Advice That Can Hurt Your Divorce- Part 1

If you’re considering filing for divorce, don’t be surprised if and when friends and family come forth with their two cents about divorce and tips you absolutely must follow. While most of this advice is well-intentioned and meant to offer support, be weary in taking all of the advice you receive to heart. What may have worked for one person during their divorce isn’t necessarily applicable for your situation, and sometimes the advice isn’t based on fact at all, but personal opinion. Below are 3 common pieces of advice that may end up hurting your divorce:undefined

“Drain your Bank Accounts and Claim Your Money!”

This piece of advice gets passed around fairly often, and it should not be heeded. People often think this is a good idea so that their spouse can’t do the same (beat ‘em to it!), and may feel it’s the only way to protect their money. If the money is coming out of a joint account, it’s considered marital property, and there are several repercussions that can unfold from tampering with it. For starters, a judge may order you to replace the money, even if it’s already be spent. They may also penalize you for this behavior by adjusting the division of marital property during the divorce to account for any money spent or taken.

We know it may be tempting to take matters into your own hands, but trust your attorney and allow them to fight for fair division of money and assets—being honest is always the best way to get favorable results.

“No Money Means No Kids!”

It can be frustrating when your ex doesn’t pay their child support, but that doesn’t mean you can withhold your children from them until they pay—that’s called ransom, not sound reason. Unless the court has established that your ex-spouse is threatening your children’s safety, you have no right to keep your children from him/her. Lack of child support payments does not equate to lack of parenting time. While it certainly may get your spouse’s attention, it’s both illegal and selfish. It’s generally in your children’s best interest to have a thriving relationship with both parents, and while your ex’s failure to pay child custody may drive you up the wall (with good reason), don’t let it leak into your children’s lives.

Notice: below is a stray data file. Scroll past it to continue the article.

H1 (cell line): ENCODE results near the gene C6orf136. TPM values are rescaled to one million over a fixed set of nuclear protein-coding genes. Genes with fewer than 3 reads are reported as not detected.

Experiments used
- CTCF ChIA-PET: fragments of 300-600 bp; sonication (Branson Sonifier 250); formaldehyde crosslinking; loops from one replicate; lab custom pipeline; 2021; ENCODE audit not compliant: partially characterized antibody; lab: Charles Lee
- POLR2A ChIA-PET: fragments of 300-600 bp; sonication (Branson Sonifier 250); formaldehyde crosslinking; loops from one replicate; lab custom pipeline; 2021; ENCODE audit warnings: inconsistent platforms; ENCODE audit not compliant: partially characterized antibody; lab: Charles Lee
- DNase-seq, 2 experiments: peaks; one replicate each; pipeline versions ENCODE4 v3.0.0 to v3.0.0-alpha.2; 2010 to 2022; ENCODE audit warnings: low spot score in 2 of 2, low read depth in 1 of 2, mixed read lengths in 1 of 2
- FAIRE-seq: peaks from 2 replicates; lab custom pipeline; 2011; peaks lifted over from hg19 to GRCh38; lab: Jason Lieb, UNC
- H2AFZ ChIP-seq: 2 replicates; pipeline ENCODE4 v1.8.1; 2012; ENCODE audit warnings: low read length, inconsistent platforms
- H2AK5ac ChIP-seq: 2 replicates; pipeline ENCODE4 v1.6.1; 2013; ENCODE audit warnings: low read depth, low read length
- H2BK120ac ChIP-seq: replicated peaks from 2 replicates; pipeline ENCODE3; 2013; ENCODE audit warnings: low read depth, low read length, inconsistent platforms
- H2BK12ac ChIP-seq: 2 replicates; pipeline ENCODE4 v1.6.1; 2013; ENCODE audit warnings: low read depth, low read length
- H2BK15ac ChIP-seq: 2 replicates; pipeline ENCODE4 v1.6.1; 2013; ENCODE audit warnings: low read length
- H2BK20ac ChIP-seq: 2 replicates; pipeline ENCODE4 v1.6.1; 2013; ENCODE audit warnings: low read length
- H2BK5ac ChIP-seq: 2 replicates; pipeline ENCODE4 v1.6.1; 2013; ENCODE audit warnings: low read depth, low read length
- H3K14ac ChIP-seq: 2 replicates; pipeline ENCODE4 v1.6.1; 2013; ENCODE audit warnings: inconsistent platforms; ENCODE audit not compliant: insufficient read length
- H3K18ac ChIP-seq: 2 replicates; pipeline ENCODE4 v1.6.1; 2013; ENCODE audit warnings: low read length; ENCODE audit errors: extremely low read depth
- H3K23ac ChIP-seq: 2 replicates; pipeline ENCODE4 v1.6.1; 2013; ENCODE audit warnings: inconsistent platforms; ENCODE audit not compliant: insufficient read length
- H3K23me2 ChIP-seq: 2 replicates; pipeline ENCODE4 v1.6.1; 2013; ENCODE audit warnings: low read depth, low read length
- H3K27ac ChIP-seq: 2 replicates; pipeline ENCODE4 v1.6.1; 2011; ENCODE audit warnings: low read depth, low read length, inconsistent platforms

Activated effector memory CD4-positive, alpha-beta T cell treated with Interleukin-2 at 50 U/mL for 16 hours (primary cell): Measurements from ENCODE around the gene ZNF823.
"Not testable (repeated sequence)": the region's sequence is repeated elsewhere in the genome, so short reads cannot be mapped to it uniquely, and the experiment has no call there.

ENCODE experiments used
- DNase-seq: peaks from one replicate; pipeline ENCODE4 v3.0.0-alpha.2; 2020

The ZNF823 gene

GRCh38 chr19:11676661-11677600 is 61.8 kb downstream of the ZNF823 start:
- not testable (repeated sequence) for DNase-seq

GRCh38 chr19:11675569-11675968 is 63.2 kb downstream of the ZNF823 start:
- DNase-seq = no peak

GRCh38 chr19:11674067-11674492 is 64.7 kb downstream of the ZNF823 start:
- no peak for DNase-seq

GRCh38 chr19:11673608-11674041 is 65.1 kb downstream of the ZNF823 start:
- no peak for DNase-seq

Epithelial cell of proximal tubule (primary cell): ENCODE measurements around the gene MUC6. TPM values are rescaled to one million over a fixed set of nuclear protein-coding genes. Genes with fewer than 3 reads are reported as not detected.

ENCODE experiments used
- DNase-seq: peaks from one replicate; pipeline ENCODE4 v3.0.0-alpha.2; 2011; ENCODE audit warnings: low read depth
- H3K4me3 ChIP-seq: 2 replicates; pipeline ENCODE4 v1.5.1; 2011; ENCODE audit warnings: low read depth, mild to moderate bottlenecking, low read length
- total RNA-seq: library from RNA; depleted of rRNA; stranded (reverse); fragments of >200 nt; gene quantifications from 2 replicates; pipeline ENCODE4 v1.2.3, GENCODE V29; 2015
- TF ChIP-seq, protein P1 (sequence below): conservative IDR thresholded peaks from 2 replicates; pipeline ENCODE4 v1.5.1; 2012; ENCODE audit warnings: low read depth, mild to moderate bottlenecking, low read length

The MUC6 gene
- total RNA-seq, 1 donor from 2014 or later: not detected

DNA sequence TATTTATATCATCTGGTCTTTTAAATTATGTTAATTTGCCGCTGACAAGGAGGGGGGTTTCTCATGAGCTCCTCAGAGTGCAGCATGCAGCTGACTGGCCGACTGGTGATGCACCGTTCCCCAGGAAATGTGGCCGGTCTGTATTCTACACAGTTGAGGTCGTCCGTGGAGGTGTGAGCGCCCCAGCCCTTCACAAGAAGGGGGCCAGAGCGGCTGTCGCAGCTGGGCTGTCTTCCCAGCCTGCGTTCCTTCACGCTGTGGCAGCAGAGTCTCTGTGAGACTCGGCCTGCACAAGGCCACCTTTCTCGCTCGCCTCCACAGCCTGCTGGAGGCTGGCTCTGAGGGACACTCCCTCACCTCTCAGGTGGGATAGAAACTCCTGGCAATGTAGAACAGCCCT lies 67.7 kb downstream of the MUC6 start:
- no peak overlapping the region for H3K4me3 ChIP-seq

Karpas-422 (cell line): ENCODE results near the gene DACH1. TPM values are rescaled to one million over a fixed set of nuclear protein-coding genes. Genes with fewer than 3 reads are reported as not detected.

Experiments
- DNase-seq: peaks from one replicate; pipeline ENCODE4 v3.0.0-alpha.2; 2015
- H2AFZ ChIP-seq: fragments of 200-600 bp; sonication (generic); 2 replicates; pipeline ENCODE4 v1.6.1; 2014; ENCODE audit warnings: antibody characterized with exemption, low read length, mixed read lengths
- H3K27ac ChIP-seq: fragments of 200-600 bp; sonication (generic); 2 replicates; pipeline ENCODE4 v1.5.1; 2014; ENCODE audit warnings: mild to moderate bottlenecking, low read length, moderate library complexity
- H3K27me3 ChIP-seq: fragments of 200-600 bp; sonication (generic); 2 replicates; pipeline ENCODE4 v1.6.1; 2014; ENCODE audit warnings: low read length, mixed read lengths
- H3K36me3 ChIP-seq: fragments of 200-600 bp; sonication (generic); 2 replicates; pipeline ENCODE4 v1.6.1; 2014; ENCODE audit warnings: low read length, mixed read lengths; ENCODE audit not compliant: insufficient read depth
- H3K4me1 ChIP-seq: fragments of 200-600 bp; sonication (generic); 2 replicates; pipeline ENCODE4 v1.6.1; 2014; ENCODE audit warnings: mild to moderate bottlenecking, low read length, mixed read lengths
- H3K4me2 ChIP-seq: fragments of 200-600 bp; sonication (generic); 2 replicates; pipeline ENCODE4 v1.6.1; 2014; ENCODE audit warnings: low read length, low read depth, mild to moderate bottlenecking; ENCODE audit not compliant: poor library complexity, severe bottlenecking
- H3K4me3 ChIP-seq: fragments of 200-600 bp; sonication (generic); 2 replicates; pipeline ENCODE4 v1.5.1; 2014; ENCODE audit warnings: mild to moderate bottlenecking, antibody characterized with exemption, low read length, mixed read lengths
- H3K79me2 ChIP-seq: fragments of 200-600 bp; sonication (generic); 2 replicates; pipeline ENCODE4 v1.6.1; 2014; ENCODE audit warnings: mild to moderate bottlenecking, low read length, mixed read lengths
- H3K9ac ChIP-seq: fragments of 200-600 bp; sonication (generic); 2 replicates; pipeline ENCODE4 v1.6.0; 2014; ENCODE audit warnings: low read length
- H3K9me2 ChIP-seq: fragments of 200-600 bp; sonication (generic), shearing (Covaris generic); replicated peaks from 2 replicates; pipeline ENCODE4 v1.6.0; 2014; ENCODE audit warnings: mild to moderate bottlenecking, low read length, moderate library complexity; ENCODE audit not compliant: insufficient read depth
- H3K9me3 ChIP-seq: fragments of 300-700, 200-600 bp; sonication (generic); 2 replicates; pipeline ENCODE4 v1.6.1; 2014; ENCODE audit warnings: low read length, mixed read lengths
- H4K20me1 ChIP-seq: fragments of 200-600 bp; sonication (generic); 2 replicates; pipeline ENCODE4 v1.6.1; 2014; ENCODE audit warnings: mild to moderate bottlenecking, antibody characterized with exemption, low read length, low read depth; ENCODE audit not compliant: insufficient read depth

“Get a Restraining Order- That’ll Show ‘Em!”

Used correctly, Restraining Orders can be an invaluable tool and a safety net for people who are in a dangerous situation. Used incorrectly, however, they can be damaging to both divorce outcomes and any children involved. People sometimes think filing for a restraining order against their spouse will be an effective power move. Quite the opposite. At most, you may get temporary residence of the shared household, but the long-term consequences are usually far worse. Aside from creating heightened animosity between you and your spouse (which will inevitably make the divorce more difficult), your children will likely suffer from the decision as well. If the emotional downfalls aren’t enough, it’s likely you’ll face an influx of legal bills working through the process. Overall, the payoff just isn’t worth the hassle, the money or the emotional baggage that will accompany the entire ordeal.

When you’re going through divorce and have a swarm of people inserting their own advice into your life, it can be confusing understanding when and where to draw the line. If you have a family or friend giving you their opinion, ask yourself if it seems rooted from emotion or false notions rather than legal truth. No matter what, always run your questions by your attorney first, such as those at Landerholm Family Law, and allow them the opportunity to guide you down a path that will result in the best results possible.

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